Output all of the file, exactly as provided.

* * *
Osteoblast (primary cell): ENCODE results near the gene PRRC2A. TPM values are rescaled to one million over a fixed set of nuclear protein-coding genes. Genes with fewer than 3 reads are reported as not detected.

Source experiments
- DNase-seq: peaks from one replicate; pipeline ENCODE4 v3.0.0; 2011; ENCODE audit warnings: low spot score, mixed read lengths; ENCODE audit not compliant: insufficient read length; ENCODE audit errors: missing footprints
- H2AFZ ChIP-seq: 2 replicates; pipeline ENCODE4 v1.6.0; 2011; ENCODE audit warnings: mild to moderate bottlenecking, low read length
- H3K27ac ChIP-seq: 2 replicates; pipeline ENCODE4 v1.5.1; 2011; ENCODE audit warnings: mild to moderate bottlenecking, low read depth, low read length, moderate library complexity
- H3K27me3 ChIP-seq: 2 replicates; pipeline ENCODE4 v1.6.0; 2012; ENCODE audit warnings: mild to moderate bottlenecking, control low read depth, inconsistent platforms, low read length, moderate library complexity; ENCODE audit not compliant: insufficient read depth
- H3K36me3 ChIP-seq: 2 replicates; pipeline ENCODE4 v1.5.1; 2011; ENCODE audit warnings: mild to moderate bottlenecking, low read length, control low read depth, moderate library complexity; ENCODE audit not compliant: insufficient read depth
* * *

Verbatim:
Osteoblast (primary cell): ENCODE results near the gene PRRC2A. TPM values are rescaled to one million over a fixed set of nuclear protein-coding genes. Genes with fewer than 3 reads are reported as not detected.

Source experiments
- DNase-seq: peaks from one replicate; pipeline ENCODE4 v3.0.0; 2011; ENCODE audit warnings: low spot score, mixed read lengths; ENCODE audit not compliant: insufficient read length; ENCODE audit errors: missing footprints
- H2AFZ ChIP-seq: 2 replicates; pipeline ENCODE4 v1.6.0; 2011; ENCODE audit warnings: mild to moderate bottlenecking, low read length
- H3K27ac ChIP-seq: 2 replicates; pipeline ENCODE4 v1.5.1; 2011; ENCODE audit warnings: mild to moderate bottlenecking, low read depth, low read length, moderate library complexity
- H3K27me3 ChIP-seq: 2 replicates; pipeline ENCODE4 v1.6.0; 2012; ENCODE audit warnings: mild to moderate bottlenecking, control low read depth, inconsistent platforms, low read length, moderate library complexity; ENCODE audit not compliant: insufficient read depth
- H3K36me3 ChIP-seq: 2 replicates; pipeline ENCODE4 v1.5.1; 2011; ENCODE audit warnings: mild to moderate bottlenecking, low read length, control low read depth, moderate library complexity; ENCODE audit not compliant: insufficient read depth